An Opportunity to Protect Acres of Pristine Water and Unspoiled Woodlands

Story and Photos Contributed by Save the Boundary Waters

The Boundary Waters Canoe Area Wilderness contains 1.1 million acres of pristine water and unspoiled woodlands, including more than 1,175 lakes and more than a thousand miles of rivers and streams. It is easily accessible to people and four-legged friends from all backgrounds — indeed it is one of America’s most visited Wilderness areas. This world-class canoeing and fishing destination is threatened by sulfide-ore copper mining proposed in its watershed.

credit Brian O'Keefe
Photo: Brian O’Keefe

The Campaign to Save The Boundary Waters is leading the efforts to protect the Boundary Waters Wilderness from sulfide-ore copper mining. The Campaign was organized by local residents in and around Ely, Minnesota, who are dedicated to creating a national movement to protect the clean water, clean air and forest landscape of the Boundary Waters Canoe Area Wilderness and its watershed from toxic pollution caused by mining copper, nickel and other metals from sulfide-bearing ore.

This toxic mining practice has never before been allowed in Minnesota. Pollution from these mines will flow directly into the heart of the Boundary Waters. Even conservative models of pollution show that waterways would carry contaminants into the Wilderness. America’s most toxic industry would harm productive habitats that support fish and game and the thousands of jobs sustained by this popular wilderness.

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Photo: Dave Freeman

The future of the Boundary Waters depends on those willing to speak up for this “quiet wilderness.” That’s why on February 23, Sportsmen for the Boundary Waters and the Campaign to Save the Boundary Waters launched the Boundary Water Business Coalition.

Comprised of more than 265 Minnesotan and national businesses, these small businesses, outfitters, manufacturing companies, hunting and fishing businesses and others rely on and support the world-class Boundary Waters Wilderness for employment and quality of life. We are proud to have Ruffwear as a member of this coalition.

Photo: Dave Freeman

Federal agencies are currently considering a 20-year ban on sulfide-ore copper mining in the watershed. Members of the public are encouraged to weigh in by August 17th. Submit a comment to the U.S. Forest Service.

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Photo: Dave Freeman
credit Dave Freeman
Photo: Dave Freeman

Despite the momentum to protect the Boundary Waters, the threat of sulfide-ore copper mining in the watershed remains. Just recently Minnesota Congressman Tom Emmer introduced an unprecedented bill that would eliminate a proven environmental review process that has been in place for nearly 50 years. Instead of following the established process and allowing citizens and scientists to decide the future of the Boundary Waters Wilderness, this bill allows outstate politicians and foreign mining interests to dictate the path forward for our state’s most valuable natural resource. This bill would remove the opportunity for public input and give a foreign mining conglomerate the green light to destroy America’s most visited Wilderness area.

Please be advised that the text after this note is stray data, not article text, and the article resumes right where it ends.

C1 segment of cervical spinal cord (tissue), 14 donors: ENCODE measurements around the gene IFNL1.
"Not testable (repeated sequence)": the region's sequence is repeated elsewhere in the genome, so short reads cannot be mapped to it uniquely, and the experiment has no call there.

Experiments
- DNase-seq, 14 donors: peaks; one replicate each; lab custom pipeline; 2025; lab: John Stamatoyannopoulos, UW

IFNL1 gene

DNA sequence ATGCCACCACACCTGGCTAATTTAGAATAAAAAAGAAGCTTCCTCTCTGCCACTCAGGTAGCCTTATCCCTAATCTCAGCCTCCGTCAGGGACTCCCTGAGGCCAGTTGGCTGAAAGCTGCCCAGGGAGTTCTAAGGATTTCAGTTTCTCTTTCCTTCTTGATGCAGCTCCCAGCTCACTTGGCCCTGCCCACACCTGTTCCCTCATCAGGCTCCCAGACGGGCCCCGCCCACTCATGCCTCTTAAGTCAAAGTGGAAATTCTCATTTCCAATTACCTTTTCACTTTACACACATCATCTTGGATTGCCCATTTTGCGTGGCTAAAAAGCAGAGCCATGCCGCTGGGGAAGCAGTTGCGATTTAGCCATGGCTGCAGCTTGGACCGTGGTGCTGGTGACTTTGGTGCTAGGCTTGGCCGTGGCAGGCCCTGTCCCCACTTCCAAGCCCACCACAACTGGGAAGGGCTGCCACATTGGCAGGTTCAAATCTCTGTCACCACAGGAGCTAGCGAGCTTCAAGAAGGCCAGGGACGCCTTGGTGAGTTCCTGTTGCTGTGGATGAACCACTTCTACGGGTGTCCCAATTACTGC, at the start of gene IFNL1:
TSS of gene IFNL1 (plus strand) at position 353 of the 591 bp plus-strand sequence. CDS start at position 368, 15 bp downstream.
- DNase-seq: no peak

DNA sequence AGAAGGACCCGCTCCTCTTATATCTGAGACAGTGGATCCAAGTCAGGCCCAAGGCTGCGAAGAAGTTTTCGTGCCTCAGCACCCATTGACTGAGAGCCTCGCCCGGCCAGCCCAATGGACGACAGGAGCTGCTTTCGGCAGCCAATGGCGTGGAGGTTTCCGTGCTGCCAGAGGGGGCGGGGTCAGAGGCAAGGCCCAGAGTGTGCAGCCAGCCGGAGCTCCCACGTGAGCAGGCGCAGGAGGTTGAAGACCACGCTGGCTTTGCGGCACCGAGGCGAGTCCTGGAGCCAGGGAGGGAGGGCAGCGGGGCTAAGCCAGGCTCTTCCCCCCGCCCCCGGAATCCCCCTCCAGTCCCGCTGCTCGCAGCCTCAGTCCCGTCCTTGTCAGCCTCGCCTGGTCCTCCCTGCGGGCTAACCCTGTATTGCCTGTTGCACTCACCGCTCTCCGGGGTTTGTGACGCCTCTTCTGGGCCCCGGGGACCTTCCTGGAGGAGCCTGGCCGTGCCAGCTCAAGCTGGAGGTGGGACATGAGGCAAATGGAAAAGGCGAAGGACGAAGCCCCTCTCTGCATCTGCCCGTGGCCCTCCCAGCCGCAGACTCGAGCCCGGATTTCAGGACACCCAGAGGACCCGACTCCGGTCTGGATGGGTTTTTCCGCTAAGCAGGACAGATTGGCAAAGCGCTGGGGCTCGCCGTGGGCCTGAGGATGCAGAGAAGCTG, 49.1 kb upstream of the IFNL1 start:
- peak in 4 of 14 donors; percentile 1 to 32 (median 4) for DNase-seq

Federal agencies are conducting an environmental review of the Boundary Waters watershed — a review meant to identify what makes the Boundary Waters so unique, so clean, and so sensitive to pollution. The review will ultimately help determine whether the watershed of the Boundary Waters is the wrong place for America’s most toxic industry: sulfide-ore copper mining.

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Photo: Dave Freeman

On September 23, 2015, Dave and Amy Freeman embarked on a yearlong adventure in the Boundary Waters in support of the Campaign’s efforts to protect the Boundary Waters from proposed sulfide-ore copper mining on the Wilderness edge. On September 23, 2016, they returned after 366 days. During this Year in the Wilderness, they traveled more than 2,000 miles by foot, ski, canoeing, snowshoeing and dogsledding. For many, the Boundary Waters winters’ and dogsledding go hand-in-hand. The Freemans had three sled dogs with them throughout the winter season, and once spring arrived, they kept sled dog Tank with them for the remainder of the year. Tank quickly learned how to ride in a canoe, and he even helped out by carrying his own food in a pack on his back. Experiencing the beauty and fun of a Boundary Waters trip with a dog companion is an unmatched experience for both humans and their four-legged friends.

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Photo: Dave Freeman

Help us protect this amazing place by submitting your comment before August 17 to let the U.S. Forest Service know that the Boundary Waters should be protected, and what they should study during the environmental review of the Boundary Waters watershed. Speak up today!

Connect with us on Facebook, Twitter and Instagram: @savethebwca, and check out our Dogs for the Boundary Waters Instagram page: @bwcadogs!

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Photo: Olivia Ridge

4 thoughts

  1. I live in AZ, but so appreciate local voices and collaboration to defeat this terrible short sighted bill and to continue to speak for and advocate for protection of the Boundary Waters. Looks like a magical and beautiful place. We must all speak out against these horrible bills and policies that are trying to gut our forests, land and water.

  2. The Boundary waters of Minnesota are intimately attached to Quetico in Ontario, Canada. A national environmental disaster could easily change into an international one.

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